The common law abandoned any objection to double insurance in the middle of the eighteenth century,18 and the marine authorities were codified by the Marine Insurance Act 1906 s 32. The effect of the section is that the assured is entitled to insure as many times as he wishes, and he can claim against one or more of the insurers in such proportions as he wishes, but the principle of indemnity dictates that the total amount recovered can never exceed his actual loss. There is no implied term in a policy that an insurer is only liable for its own proportion of any loss.19
All of this is, however, subject to express agreement. Insurers remain wary of double insurance and seek to control it by contract provisions of three main types. First, the insurers may seek to come off risk entirely in the event that other cover is taken out: there may be a condition precedent to cover that no other insurance exists at the time, and there may be a cancellation clause if some other policy is subsequently taken out. Such terms are known as ‘escape’ clauses. Second, the insurers may adopt a lesser provision under which their liability is postponed to that of other insurers, so that if at the time of the loss there is another insurance in place, that insurance has to pay up to the limits of its cover and only if there remains uncompensated loss does the policy respond. The policy thus becomes an excess layer policy, responding only where other policies are exhausted. Third, insurers may insert a rateable proportion clause, under which the insurer is only liable for a proportion of the loss rather than its full amount.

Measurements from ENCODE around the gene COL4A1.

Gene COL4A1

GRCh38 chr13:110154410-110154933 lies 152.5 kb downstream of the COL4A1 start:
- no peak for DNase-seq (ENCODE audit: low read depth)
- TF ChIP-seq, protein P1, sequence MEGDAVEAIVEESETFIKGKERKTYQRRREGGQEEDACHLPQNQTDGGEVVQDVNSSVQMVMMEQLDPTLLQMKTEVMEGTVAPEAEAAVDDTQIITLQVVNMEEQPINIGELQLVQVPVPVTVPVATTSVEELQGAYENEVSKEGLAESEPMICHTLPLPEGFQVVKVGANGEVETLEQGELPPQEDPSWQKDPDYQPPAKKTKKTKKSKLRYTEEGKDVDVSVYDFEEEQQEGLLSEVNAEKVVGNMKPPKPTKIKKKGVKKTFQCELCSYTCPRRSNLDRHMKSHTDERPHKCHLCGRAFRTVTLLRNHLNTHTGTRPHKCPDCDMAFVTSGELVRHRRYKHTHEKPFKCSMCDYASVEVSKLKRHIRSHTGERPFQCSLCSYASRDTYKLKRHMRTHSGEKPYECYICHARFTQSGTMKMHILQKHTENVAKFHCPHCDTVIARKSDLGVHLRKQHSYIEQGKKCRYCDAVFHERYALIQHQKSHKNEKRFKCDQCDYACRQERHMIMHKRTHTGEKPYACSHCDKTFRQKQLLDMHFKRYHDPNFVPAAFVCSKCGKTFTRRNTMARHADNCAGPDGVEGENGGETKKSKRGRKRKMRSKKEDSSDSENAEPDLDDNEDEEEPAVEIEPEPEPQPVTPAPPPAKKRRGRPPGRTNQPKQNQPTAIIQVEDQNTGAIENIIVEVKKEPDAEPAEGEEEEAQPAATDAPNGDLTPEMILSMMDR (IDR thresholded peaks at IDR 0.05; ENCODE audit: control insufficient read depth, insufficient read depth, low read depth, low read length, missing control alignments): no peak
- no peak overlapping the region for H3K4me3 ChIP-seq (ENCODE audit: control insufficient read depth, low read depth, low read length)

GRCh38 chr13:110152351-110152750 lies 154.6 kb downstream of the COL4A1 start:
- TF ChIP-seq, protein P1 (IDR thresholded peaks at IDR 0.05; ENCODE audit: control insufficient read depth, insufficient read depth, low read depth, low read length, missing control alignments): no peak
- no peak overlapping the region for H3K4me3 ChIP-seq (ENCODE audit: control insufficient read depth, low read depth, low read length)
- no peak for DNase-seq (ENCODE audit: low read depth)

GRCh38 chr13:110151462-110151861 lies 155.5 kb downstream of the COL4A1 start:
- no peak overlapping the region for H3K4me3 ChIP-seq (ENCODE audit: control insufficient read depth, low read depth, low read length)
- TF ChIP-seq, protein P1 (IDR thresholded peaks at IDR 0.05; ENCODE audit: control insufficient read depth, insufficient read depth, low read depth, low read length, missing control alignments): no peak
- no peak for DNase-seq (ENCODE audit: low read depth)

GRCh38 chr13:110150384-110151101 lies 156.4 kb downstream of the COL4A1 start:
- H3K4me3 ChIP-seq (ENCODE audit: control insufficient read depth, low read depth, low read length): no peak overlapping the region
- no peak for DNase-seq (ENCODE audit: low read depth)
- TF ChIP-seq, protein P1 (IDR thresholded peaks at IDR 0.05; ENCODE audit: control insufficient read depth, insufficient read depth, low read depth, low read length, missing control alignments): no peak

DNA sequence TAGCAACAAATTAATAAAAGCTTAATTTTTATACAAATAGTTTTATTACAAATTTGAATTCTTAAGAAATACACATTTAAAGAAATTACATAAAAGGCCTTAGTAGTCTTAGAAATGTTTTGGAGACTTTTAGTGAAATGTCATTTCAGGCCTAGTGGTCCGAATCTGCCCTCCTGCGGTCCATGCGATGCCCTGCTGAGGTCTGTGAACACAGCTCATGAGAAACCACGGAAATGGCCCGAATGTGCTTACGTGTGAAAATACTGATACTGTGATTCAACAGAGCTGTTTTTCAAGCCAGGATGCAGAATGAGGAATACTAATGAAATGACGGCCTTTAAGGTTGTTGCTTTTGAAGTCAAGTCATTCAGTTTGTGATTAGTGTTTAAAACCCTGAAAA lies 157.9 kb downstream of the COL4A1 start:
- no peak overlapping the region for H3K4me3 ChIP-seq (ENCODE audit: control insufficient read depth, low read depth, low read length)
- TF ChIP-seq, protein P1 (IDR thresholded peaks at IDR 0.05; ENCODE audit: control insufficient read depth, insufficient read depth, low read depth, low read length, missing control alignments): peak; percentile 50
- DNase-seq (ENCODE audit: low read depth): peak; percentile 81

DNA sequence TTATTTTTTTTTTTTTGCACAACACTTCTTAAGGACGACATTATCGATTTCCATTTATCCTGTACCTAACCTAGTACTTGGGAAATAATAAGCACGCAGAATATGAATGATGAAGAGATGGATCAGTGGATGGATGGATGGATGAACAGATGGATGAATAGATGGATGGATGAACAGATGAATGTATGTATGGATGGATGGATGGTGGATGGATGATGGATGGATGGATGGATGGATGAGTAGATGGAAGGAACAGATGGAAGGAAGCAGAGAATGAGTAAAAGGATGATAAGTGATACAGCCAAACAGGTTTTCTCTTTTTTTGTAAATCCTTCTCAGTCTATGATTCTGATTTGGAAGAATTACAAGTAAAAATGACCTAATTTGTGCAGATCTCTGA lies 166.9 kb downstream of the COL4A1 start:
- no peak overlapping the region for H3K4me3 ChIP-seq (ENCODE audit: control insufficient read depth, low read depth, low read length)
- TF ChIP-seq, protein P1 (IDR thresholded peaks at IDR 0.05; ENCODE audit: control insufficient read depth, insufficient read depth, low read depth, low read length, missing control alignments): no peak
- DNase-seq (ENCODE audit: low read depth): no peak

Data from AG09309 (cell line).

These clauses work without undue difficulty where only one policy contains them,20 but give rise to intriguing and difficult questions where each of the policies seeks to ‘escape’, to postpone liability or to apportion liability. It suffices here to say that: concurrent ‘escape’ clauses cancel each other out, as otherwise there would be the absurd position that the assured could not recover from either insurer;21 concurrent excess clauses are similarly self-cancelling, as it is plainly not possible for each policy to operate in excess of the others;22 and an escape or excess clause in policy A trumps a rateable proportion clause in policy B, because the former negatives cover entirely under policy A whereas the rateable proportion clause in policy B operates only where policy A remains in force.23
6.3.2 The contribution principle
The Marine Insurance Act 1906 s 80, which codified the common law rules on contribution between insurers,24 provides as follows:
80.—(1) Where the assured is over-insured by double insurance, each insurer is bound, as between himself and the other insurers, to contribute rateably to the loss in proportion to the amount for which he is liable under his contract.
(2) If any insurer pays more than his proportion of the loss, he is entitled to maintain an action for contribution against the other insurers, and is entitled to the like remedies as a surety who has paid more than his proportion of the debt.